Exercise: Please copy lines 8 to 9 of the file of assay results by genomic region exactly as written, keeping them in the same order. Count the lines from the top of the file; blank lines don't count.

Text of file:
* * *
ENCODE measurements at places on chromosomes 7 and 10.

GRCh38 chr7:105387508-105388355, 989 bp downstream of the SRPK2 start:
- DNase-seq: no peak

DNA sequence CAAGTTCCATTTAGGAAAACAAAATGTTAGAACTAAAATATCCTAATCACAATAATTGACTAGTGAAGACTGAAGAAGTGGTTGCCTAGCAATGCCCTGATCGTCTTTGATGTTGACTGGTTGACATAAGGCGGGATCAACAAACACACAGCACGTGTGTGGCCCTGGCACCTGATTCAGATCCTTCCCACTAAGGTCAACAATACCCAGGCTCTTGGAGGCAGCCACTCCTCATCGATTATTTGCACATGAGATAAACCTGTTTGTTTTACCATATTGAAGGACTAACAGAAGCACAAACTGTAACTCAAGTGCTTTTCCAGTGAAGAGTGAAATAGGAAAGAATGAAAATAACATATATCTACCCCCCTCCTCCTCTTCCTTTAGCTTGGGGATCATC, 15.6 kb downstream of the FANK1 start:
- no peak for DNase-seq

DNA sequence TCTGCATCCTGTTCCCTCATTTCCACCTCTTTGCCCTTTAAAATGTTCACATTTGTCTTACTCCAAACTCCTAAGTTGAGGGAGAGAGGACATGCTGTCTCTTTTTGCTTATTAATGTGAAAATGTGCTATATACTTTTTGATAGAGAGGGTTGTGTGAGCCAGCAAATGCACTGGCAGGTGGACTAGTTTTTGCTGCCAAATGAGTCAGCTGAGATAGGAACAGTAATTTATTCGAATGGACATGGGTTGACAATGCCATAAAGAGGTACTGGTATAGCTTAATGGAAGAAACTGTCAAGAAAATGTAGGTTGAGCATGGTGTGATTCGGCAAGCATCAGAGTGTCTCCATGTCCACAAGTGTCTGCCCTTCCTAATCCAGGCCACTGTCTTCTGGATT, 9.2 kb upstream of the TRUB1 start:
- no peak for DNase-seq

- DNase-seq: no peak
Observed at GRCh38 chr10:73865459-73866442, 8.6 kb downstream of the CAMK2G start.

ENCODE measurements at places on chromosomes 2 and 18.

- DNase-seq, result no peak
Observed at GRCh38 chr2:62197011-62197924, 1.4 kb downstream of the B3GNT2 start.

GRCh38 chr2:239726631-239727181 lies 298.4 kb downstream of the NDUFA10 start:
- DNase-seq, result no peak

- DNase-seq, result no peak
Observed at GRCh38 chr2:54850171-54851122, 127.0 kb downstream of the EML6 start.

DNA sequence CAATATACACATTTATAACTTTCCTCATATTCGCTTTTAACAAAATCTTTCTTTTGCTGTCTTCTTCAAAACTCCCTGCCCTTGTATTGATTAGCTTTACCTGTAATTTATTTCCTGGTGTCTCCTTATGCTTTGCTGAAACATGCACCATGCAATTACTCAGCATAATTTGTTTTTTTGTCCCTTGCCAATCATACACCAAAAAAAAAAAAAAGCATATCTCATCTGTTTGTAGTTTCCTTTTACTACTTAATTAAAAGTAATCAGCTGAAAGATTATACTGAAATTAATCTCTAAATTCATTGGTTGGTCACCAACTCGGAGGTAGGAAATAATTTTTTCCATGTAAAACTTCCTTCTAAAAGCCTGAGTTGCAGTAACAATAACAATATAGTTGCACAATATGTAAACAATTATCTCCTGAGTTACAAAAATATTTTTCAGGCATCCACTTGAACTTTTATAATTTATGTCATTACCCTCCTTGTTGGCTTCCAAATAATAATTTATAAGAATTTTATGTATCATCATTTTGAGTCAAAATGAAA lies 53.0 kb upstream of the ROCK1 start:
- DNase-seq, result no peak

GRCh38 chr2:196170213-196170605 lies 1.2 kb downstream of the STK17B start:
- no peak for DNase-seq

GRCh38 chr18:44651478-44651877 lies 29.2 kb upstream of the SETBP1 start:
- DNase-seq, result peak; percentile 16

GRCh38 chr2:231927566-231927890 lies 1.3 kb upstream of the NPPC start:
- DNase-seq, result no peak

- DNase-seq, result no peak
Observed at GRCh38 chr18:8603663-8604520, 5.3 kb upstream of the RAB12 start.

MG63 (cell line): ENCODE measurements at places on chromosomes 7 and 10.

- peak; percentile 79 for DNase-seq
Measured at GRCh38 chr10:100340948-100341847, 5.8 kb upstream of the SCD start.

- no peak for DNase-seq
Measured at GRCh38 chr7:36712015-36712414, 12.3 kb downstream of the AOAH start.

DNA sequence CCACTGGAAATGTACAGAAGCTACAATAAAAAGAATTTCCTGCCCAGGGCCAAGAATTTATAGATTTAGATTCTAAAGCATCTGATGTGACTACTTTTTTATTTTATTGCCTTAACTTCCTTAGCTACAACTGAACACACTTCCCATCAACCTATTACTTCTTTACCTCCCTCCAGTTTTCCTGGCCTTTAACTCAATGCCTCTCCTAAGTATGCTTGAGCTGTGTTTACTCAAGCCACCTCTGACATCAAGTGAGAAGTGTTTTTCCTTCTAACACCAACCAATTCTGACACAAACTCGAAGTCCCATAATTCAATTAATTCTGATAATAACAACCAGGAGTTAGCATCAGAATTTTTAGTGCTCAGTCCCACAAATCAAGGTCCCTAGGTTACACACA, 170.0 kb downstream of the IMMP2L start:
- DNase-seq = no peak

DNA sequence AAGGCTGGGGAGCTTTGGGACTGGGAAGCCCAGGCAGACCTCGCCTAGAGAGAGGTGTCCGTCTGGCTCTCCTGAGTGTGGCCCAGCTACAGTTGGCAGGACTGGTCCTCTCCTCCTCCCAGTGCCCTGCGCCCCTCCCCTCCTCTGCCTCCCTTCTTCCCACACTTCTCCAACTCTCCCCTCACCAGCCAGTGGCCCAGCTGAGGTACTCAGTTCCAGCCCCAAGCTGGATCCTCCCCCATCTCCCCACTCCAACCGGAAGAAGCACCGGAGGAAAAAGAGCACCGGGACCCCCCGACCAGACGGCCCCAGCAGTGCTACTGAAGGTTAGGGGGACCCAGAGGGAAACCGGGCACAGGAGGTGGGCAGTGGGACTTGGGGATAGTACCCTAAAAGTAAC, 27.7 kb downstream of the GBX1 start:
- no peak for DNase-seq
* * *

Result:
- DNase-seq: no peak
Observed at GRCh38 chr10:73865459-73866442, 8.6 kb downstream of the CAMK2G start.